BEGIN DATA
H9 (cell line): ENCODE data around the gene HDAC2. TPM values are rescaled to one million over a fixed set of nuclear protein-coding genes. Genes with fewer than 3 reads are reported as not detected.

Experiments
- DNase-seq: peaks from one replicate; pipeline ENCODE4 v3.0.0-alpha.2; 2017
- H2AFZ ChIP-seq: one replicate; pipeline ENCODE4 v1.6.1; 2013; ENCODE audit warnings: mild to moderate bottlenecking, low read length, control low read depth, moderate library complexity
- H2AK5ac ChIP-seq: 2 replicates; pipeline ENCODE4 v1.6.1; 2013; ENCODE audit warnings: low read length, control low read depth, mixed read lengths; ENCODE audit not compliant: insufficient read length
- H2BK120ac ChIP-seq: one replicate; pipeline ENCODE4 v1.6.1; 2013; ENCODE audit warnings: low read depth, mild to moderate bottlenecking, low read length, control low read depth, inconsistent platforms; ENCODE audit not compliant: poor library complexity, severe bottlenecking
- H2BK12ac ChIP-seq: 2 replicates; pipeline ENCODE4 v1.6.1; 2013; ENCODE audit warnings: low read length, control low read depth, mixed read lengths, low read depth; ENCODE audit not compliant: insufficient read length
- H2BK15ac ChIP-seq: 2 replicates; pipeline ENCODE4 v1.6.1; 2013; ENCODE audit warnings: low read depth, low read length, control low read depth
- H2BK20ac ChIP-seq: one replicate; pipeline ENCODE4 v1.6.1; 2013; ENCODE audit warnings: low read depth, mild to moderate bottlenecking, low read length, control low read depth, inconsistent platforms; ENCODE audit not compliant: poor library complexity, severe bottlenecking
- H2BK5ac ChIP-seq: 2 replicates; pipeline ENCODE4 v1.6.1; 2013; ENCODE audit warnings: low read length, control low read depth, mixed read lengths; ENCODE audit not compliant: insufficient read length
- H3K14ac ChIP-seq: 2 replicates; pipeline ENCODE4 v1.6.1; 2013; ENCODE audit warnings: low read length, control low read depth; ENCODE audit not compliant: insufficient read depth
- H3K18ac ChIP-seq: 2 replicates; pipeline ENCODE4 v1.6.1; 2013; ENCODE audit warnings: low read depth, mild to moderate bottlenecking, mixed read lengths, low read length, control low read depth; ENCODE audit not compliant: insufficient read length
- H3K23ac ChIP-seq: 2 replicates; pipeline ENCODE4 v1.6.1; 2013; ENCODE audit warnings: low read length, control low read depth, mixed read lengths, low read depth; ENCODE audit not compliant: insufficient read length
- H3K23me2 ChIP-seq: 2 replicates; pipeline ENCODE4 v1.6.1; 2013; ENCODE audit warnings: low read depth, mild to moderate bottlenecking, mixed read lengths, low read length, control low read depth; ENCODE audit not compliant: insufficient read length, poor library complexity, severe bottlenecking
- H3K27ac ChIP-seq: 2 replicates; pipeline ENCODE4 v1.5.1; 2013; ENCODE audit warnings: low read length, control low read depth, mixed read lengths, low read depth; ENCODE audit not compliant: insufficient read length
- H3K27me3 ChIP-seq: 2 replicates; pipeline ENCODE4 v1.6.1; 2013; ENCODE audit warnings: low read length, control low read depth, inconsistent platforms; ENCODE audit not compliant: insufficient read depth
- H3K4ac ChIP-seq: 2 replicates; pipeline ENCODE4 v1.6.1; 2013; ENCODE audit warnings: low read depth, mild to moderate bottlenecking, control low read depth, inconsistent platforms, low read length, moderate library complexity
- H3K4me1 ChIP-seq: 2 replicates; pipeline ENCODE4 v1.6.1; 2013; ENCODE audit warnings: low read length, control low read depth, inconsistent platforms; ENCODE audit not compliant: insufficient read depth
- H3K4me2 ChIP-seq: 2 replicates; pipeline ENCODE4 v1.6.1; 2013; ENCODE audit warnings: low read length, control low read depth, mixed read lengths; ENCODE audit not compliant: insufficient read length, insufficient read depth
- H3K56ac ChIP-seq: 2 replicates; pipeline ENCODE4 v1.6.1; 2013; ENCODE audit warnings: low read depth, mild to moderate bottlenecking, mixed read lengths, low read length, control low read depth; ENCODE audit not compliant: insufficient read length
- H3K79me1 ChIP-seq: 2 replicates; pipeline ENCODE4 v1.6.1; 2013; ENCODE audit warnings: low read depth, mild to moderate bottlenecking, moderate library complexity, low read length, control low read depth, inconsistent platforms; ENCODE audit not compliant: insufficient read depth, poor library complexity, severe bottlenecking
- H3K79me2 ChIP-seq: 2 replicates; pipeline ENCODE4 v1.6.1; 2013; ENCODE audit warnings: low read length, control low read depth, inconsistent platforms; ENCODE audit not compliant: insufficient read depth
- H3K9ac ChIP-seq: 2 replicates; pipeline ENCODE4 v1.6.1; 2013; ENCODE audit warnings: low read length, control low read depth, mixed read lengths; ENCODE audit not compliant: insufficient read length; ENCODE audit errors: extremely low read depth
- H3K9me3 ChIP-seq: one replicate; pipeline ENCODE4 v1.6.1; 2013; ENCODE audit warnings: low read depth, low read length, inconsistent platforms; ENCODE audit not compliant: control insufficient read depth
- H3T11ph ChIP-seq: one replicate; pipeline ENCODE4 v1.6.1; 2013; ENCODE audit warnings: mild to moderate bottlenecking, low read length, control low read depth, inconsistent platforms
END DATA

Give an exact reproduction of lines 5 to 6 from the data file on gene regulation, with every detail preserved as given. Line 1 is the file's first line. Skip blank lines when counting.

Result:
- H2AK5ac ChIP-seq: 2 replicates; pipeline ENCODE4 v1.6.1; 2013; ENCODE audit warnings: low read length, control low read depth, mixed read lengths; ENCODE audit not compliant: insufficient read length
- H2BK120ac ChIP-seq: one replicate; pipeline ENCODE4 v1.6.1; 2013; ENCODE audit warnings: low read depth, mild to moderate bottlenecking, low read length, control low read depth, inconsistent platforms; ENCODE audit not compliant: poor library complexity, severe bottlenecking